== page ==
FRANCIS Nii, Keith Jackson and others, me included, have recently written about the impact of social media on the 2017 election in Papua New Guinea.
We all agree that the impact has been unexpectedly significant and could portend a new and better style of accountable government.
As Francis has noted, the impact of social media is not just confined to its users. When someone on social media sees something of interest they tell their friends and the information spreads like wildfire by word of mouth.
Social media is acting as a kind of loudspeaker across Papua New Guinea. When something happens in Port Moresby it is propelled by social media almost instantly to even the remotest parts of the country.
The collective chaos that is being reported during these current elections is transmitted very quickly and very effectively.
It seems social media in PNG has reached a tipping point and, provided the government doesn’t succeed in clamping down, which it would like to do, its influence is assured.
If this is the case, PNG is in a transformative stage of its political development. Hopefully the days of lamb flaps and SP lager bribing are on the way out.
This won’t become apparent until the counting of votes is complete and the disputed return hearings have been finalised.
However, if all goes well, Papua New Guinea may very well find itself with a reform-minded and progressive government in power
If this is the case, it will be historically significant.
The job then will be not to let any opportunities slip by. This is important because Papua New Guinea is very good at missing opportunities.
The electoral commission, for instance, probably wasted the opportunity to get its act together when help was available from overseas and instead only started thinking seriously about the election not long before it was due.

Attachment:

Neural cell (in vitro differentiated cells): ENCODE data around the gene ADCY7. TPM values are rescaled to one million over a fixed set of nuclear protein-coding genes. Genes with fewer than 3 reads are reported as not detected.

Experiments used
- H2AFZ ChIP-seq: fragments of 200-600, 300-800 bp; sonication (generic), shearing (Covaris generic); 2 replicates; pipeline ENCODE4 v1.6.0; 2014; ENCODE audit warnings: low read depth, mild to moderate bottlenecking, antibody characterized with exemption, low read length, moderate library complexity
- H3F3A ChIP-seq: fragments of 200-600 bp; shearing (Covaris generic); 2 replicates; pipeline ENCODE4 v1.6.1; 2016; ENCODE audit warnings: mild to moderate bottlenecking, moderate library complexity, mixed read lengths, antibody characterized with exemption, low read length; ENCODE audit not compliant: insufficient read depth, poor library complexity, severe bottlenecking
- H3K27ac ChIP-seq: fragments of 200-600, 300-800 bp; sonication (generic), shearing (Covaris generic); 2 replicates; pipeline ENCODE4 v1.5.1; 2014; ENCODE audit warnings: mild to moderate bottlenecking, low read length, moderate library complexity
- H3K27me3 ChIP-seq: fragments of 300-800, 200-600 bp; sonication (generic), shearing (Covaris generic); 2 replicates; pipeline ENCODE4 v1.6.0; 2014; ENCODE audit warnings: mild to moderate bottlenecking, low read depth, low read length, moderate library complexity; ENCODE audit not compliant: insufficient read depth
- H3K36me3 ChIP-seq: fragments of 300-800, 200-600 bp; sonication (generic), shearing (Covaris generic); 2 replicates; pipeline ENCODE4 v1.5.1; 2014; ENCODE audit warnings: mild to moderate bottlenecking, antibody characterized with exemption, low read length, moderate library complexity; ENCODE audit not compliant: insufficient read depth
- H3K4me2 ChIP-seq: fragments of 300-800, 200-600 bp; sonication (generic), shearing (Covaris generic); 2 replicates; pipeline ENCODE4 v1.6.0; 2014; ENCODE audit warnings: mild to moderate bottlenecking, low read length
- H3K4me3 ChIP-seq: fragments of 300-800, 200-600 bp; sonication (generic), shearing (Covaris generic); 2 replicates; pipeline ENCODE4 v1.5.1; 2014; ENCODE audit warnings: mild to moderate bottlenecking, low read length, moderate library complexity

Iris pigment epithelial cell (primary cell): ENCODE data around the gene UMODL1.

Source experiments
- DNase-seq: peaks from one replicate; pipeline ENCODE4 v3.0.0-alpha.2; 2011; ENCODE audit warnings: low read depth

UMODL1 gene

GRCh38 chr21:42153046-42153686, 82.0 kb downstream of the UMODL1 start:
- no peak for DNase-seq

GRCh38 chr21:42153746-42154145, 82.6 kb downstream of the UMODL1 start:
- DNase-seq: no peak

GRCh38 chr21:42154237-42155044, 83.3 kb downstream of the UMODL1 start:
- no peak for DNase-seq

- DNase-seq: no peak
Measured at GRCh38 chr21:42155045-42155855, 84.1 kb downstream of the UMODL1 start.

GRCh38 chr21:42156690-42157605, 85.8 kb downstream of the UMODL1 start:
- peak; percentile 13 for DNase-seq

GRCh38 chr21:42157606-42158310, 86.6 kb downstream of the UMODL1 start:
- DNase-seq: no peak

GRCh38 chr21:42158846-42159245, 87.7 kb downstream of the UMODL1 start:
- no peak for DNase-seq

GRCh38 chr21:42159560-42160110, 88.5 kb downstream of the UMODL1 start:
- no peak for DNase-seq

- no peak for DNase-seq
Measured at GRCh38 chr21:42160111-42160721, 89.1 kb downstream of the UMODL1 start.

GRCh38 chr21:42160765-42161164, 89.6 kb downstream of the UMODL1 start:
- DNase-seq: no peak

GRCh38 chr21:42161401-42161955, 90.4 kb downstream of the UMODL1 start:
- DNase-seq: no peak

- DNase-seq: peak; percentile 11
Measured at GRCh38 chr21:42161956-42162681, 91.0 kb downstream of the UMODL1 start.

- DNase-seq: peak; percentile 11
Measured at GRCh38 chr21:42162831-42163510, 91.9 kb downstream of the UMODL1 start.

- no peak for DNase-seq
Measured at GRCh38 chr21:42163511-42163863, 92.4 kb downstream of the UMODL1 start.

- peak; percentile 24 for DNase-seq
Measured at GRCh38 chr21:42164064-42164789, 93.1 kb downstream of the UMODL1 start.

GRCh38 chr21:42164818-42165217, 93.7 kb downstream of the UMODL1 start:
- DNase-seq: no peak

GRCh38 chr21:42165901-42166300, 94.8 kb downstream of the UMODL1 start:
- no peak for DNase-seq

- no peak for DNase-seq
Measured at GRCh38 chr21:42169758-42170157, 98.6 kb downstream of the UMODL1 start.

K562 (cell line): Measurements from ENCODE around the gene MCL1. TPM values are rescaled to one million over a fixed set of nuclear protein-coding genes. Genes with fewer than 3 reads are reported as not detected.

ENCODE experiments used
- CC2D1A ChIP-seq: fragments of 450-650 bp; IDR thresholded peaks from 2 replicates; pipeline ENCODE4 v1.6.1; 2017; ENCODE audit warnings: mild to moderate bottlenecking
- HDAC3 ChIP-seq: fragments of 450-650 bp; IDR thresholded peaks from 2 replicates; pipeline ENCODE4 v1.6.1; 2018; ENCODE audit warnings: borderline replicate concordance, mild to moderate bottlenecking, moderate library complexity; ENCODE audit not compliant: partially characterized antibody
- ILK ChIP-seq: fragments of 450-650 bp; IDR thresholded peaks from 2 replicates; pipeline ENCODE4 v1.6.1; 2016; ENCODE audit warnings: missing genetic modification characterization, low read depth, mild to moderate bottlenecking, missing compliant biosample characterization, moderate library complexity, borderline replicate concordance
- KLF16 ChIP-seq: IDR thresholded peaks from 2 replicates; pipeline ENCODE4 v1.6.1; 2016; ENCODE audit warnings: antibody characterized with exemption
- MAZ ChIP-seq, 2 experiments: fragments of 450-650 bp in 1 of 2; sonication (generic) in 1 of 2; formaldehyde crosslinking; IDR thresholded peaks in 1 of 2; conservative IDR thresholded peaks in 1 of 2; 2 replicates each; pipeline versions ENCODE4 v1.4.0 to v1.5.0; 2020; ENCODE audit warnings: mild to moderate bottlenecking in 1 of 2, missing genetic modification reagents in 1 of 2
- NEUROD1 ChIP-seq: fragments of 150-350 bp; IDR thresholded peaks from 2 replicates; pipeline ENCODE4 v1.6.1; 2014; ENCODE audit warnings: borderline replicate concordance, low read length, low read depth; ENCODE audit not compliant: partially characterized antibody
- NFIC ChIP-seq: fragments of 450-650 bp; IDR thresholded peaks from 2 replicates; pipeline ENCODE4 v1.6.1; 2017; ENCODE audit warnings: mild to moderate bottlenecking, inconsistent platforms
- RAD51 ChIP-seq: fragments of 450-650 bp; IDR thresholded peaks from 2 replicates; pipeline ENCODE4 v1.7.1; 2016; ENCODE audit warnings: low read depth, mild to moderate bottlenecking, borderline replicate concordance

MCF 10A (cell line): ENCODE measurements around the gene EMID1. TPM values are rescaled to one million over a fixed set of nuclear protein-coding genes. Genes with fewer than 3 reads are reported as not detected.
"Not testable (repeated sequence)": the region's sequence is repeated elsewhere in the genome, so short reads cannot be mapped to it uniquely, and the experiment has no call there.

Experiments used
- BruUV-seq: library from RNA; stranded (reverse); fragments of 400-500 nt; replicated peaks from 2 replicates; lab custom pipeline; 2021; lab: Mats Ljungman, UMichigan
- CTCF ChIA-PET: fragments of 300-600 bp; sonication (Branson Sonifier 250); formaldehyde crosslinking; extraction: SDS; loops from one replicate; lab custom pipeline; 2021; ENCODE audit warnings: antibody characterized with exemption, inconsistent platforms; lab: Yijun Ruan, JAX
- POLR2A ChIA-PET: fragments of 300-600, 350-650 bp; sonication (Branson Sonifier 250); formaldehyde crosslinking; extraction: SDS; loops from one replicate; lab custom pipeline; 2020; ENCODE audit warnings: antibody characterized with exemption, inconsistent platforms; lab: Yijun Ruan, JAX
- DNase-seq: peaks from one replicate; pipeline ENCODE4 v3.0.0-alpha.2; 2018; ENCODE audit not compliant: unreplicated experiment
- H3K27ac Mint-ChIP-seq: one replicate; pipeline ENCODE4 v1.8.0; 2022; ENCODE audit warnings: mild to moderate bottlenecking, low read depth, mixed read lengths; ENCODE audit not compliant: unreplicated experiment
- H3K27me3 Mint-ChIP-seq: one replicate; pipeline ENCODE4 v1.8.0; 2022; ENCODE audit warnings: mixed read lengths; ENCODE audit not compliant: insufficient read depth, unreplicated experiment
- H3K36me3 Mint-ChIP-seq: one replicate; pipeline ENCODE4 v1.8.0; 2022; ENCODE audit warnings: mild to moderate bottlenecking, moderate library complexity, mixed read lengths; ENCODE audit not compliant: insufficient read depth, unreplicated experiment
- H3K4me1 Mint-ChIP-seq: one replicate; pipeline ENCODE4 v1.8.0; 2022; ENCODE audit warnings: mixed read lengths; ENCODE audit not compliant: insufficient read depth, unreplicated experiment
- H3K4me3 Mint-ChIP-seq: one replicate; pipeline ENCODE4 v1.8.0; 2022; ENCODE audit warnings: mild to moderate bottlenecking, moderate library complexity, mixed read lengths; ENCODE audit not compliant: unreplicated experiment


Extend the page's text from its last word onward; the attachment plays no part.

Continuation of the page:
At an historical moment like this, a new PNG government might like to take a leaf out of the book of Bob Hawke’s 1983 Australian Labor government and call a number of high level planning summits.
In an early example of his consensus approach to politics, Hawke called a meeting of leaders of business, government and trades unions to discuss economic strategy, an approach to unemployment and inflation, and a prices and incomes accord.
As well as setting up a progressive legislative and administrative program for change, a new PNG government might like to consider a number of constitutional matters, not least the structure of parliament.
Chris Overland and others have pointed out, the unicameral (single chamber) model was probably a mistake.
Among other things it hasn’t been able to control a government prone to corruption and inefficiency. An upper house capable of managing the more outrageous abuses of a sitting government might be a good idea.
Such a house could be drawn from the existing system simply by splitting the Open and Provincial electorates. The 89 Open members could remain in a lower house and the 22 Provincial members could form a new upper house of review. Even better, there could be 44 Provincial members in the upper house evenly divided between men and women.
One of the things that distinguished the Hawke government from the earlier Whitlam government was that Hawke took his time and thought about what he was doing. Whitlam, on the other hand, went at it like a bull in a china shop and the rest is history.
This is mere speculation at the moment of course. Everyone’s worst nightmare might come to pass with the People’s National Congress managing to rig the election enough to stay in power.
Nevertheless, there is no harm in being prepared and thinking about what sort of changes would be good for Papua New Guinea.